The reason for childhood amnesia is something that has intrigued researchers dedicated to this area and has generated a large amount of research on the matter. Despite the fact that there is still no total consensus on the exact causes why we are unable to remember practically anything from our first years of life, there are various hypotheses in this regard. Some of the best known are the following.

1. Linguistic hypothesis

Some authors consider that childhood amnesia is due to the lack of inadequate coding due to the absence or lack of language development, as a structure that allows information to be organized. Until the development of this ability we would be using an iconic representation in which we would remember through images, but once the memory begins to be encoded and organized through language, these first memories would end up weakening and later being lost.

2. Neurological hypothesis

There are also neurological hypotheses. In this sense, some recent research seems to indicate that the absence of memory from this time could be linked to the immaturity of our brain and the neuronal overpopulation that we have during the first years of life.

During early childhood, our hippocampus is immersed in a process of constant neurogenesis, with the number of neurons we possess growing dramatically (especially in the dentate gyrus). This constant growth and creation of neurons makes it difficult to record information in a persistent and stable way, losing autobiographical information.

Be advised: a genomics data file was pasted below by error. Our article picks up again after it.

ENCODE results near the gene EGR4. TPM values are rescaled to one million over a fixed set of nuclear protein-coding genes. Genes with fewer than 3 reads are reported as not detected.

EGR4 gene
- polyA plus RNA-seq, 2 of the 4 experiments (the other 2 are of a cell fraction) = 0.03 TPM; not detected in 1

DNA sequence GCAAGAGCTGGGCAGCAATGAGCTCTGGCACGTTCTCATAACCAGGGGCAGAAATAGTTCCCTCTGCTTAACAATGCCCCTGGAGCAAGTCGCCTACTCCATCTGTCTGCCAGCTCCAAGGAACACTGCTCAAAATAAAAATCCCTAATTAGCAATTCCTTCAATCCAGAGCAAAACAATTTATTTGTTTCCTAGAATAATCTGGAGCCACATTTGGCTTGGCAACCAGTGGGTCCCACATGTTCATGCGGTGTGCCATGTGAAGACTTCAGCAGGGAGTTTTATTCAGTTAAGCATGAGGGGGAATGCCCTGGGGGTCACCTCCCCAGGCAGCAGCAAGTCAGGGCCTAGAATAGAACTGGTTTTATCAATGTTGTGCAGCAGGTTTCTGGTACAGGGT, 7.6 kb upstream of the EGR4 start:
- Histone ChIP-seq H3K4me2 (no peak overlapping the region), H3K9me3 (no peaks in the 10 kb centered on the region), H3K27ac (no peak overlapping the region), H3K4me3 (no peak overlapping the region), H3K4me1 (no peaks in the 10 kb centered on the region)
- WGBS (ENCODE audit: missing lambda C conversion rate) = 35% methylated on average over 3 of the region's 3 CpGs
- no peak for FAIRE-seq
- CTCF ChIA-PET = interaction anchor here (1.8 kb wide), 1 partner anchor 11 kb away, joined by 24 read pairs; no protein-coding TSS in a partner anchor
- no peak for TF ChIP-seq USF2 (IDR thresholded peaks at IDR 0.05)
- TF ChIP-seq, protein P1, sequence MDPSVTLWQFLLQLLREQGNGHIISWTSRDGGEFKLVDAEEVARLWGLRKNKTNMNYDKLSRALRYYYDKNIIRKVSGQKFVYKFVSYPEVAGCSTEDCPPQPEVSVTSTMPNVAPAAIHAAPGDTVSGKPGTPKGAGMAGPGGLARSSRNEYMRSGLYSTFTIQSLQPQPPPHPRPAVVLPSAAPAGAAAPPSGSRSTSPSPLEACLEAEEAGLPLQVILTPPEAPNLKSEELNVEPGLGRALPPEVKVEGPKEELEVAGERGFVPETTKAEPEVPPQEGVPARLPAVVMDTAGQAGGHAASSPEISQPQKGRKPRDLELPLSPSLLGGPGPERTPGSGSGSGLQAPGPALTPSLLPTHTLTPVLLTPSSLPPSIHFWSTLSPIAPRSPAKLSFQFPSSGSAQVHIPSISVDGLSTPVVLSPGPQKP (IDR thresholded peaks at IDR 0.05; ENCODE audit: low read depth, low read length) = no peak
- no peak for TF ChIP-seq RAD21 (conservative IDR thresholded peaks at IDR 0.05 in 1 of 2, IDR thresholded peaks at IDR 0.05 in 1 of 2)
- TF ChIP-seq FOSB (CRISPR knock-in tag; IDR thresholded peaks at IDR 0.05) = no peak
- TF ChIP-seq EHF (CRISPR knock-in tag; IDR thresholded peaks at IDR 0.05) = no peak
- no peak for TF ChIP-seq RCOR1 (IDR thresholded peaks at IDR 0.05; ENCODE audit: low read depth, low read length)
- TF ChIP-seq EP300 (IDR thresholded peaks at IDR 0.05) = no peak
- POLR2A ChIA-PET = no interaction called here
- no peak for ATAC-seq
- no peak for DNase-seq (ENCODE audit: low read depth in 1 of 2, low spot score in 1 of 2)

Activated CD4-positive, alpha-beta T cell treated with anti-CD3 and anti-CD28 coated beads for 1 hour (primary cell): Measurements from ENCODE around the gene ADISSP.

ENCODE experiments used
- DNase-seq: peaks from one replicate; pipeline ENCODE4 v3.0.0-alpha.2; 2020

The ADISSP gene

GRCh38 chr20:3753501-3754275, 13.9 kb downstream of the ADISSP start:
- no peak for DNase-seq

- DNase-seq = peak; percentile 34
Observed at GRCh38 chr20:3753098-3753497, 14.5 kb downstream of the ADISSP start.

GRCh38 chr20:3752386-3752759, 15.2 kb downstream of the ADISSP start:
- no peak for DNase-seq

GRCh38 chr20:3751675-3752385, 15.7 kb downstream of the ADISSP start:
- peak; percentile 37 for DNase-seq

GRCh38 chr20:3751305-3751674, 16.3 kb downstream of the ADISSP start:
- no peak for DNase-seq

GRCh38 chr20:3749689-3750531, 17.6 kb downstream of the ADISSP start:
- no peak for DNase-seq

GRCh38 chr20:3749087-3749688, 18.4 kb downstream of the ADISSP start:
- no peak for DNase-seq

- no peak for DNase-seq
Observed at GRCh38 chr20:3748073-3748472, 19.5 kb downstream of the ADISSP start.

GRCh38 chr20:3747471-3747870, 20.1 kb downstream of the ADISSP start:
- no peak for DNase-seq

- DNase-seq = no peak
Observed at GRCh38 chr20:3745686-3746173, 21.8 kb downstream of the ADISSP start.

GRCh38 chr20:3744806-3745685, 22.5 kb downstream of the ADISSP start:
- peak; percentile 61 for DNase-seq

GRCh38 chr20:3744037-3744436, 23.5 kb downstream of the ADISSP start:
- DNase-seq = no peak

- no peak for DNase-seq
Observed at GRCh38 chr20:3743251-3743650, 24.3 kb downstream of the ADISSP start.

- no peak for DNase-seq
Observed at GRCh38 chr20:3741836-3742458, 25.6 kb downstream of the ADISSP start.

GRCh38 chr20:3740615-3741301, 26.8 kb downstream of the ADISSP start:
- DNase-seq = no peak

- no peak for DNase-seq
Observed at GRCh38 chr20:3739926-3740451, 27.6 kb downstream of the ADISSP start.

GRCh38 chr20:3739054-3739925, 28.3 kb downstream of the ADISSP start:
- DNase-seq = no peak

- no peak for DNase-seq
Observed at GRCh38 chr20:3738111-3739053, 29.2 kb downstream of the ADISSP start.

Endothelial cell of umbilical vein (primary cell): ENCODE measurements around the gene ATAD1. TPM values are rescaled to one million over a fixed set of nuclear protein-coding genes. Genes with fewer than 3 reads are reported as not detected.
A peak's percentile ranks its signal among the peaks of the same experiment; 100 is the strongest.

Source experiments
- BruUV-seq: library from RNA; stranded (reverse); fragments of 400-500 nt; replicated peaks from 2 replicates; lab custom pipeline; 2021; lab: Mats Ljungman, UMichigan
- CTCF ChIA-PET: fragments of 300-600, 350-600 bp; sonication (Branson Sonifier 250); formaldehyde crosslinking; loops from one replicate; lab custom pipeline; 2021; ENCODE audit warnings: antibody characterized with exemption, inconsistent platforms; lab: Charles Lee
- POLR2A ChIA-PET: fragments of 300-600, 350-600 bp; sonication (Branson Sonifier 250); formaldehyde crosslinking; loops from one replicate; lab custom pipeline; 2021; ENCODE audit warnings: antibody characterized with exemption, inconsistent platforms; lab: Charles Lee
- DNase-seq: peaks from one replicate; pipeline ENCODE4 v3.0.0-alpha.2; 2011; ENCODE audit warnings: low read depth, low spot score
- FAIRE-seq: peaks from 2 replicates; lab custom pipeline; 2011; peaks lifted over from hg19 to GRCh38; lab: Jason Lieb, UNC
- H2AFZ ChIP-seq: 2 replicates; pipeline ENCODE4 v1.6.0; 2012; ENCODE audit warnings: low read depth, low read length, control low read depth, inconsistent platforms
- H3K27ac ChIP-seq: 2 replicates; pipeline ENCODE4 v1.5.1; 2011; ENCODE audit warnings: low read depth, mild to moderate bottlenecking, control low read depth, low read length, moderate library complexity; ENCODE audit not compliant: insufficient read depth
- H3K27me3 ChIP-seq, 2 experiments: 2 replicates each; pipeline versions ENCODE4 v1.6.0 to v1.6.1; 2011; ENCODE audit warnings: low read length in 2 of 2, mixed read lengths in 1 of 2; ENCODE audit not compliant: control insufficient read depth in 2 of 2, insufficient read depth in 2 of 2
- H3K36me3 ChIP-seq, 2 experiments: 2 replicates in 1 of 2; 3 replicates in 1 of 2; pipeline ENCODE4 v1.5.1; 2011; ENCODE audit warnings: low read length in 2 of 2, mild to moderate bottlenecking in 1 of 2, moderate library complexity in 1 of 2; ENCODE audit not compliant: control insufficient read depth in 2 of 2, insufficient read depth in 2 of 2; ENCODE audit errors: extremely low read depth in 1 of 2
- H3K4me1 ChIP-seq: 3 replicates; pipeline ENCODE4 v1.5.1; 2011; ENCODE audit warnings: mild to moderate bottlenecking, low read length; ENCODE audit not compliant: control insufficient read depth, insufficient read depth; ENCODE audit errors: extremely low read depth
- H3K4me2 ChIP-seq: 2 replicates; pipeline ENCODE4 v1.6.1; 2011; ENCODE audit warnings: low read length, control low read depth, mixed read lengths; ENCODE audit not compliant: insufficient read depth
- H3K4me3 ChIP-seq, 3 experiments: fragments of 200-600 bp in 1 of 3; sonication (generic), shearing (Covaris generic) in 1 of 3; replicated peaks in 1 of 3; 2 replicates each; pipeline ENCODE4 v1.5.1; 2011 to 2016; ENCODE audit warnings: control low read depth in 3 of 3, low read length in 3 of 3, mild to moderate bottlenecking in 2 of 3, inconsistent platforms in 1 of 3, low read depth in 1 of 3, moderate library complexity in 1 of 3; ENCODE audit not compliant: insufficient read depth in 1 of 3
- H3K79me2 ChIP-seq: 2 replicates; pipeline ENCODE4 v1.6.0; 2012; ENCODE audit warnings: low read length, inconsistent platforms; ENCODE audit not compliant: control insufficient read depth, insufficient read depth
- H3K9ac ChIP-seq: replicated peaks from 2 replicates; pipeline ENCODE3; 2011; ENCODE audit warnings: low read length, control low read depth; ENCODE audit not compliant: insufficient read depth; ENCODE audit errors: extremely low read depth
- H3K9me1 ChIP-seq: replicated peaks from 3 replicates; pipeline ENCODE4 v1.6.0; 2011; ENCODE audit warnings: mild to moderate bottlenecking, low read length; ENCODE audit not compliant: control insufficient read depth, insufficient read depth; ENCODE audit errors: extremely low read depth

The reason for this may be in the degradation of memories by replacing the new pre-existing neuron connections, or in the fact that the new neurons are more excitable and activated more than those that were already in the brain.

There may also be a link between this forgetfulness and neural pruning, in which part of the neurons in our brain die in a pre-programmed way to improve the efficiency of our nervous system, leaving only the most powerful and reinforced connections.

3. Hypothesis on the formation of the I

Another of the explanations that has been proposed suggests that we are unable to remember our first moments because at those ages we still do not have a self-concept or an identity: we are not aware that we are, that we exist, with which there is no “I “Of which we can elaborate a biography.

4. Other hypotheses

Besides these, we can find many other hypotheses that have been overcome by the development of Psychology. For example, from the classical psychoanalytic model it was proposed that forgetting is due to the repression of our instincts and the Oedipus conflict.

Bibliographic references:

  • Bauer, PJ & Larkina, M. (2013) The onset of childhood amnesia in childhood: A prospective investigation of the course and determinants of forgetting of early-life events. Memory.
  • Josselyn, S. & Frankland, P. (nd). Infantile amnesia: A neurogenic hypothesis. Learning & Memory, 19 (9), 423-433.
  • Akers, KG; Martinez-Canabal, A .; Restivo, L .; Yiu, AP; De Cristofaro, A .; Hsiang, HLL; Wheeler, AL; Guskjolen, A .; Niibori, Y .; Shoji, H .; Ohira, K .; Richards, BA; Miyakawa, T .; Josselyn, SA & Frankland, PW (2014). Hippocampal Neurogenesis Regulates Forgetting During Adulthood and Infancy. Science, 344 (6184), 598-602.